And somehow, Heaven will be better than all of this.

For a more theological discussion, see Randy Alcorn's website: , or read his book, Heaven.

Friday, February 13, 2015


I thoroughly agree with this hashtag while at the same time, disliking it immensely -- not because I have some sort of respect for cancer, but because I have some respect for myself. The whole "sucks thing," I know has become part of daily vernacular, even for many faithful Christians. It has become nothing more than a strong version of "stinks." However, I still don't like its origins and/ or its implied meaning. So, allow me to propose #cancerisevil, or #ihatecancer, even #cancerneedstobeeradicated. Lengthy, I know, but A) it allows me to express my point without using words I wouldn't want your five year old to repeat, and B) it goes a step further toward saying it is not something we just need to face, something we need to deal with, but something very real that we need to take action against. And I say all of this NOT for myself. Let's face it, when it comes to cancers, I have one of the most treatable; based on my age, affected area and staging, the survival rate is just shy of 100%. You can't even say that about taking a cruise anymore. Outside of the emotional bummer of having my release from oncological care rescinded based on "just one more test" (if the oncologist ever says that DO NOT believe him), everything else is simply medicine. Like taking an antibiotic or setting a broken leg. Sure, no one wants to do it, but it makes you better, so you do.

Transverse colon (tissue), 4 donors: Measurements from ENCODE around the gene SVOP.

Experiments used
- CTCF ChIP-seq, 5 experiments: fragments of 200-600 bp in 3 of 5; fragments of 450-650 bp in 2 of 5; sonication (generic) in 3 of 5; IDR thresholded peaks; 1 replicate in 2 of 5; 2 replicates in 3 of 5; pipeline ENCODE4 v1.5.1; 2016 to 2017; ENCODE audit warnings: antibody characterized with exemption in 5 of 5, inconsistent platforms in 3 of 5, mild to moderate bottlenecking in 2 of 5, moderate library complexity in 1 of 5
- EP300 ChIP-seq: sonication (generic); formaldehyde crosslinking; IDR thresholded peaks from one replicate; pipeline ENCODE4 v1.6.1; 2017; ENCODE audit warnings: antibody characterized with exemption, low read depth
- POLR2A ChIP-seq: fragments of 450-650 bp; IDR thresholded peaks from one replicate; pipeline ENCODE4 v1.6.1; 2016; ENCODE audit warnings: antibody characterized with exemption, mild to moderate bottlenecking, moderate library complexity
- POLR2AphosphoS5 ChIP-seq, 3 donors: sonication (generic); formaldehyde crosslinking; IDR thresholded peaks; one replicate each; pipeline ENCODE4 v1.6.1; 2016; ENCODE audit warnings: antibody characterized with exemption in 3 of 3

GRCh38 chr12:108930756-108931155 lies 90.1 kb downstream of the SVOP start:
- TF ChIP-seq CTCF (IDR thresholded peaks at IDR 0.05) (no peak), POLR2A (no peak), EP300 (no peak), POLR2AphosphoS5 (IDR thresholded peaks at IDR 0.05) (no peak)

The reason I am angry with cancer is because of what it has taught me. Things I would never choose to see or never wish to know. I think we all search for knowledge about something; I don't think anyone is perfectly blissful in complete ignorance. We all want to know what's behind curtain #1, or what would my life had been like if I had..., or how does the "other half" live. But when I see someone, someone really young, or really old afflicted by cancer, a lot of questions begin to gnaw at me. Sadly, I got some answers, and I hate what I've learned.

The first time I came face to face with the possibility of cancer, I sat in an all-to-crowded, very warm waiting room with a veritable Heinz variety of folks. An older woman struck me as sort of sad; she was obviously a repeat customer. But who doesn't expect this to be the face of cancer? She appeared to be in her sixties, thin and frail and pale, a scarf wound tightly around her head. I arrogantly, expectantly closed my hand around the clean bill of health the oncologist obligingly dropped into it, and stepped out the door and back into my life. Not until I returned for my routine check did I see the true character of cancer for what it is. As my tears mingled with the freezing rain falling hard outside the oncologist's office, I'd never felt so alone or so betrayed. Long story short, it was a blip, a glitch, and that clean bill of health proved to be stronger than the threat of anything more. But I learned that cancer is NOT -- despite what they tell you -- an exact science. That it is a liar, a conniving, backstabbing, insidious enemy straight from the pit of Hell. That it can take a warm, sunny day and make it cold and bleak within minutes.

Just a few years later, when that clean bill of health had lost its place of reverence and fallen in cue and value somewhere behind too much to do and too many bills to pay, cancer came calling again. This time it was real, and it was a complete surprise. After surgery for a completely unrelated issue, I found myself in a cancer treatment center asking a question which I'd prefaced, "Now, you say that I had cancer--"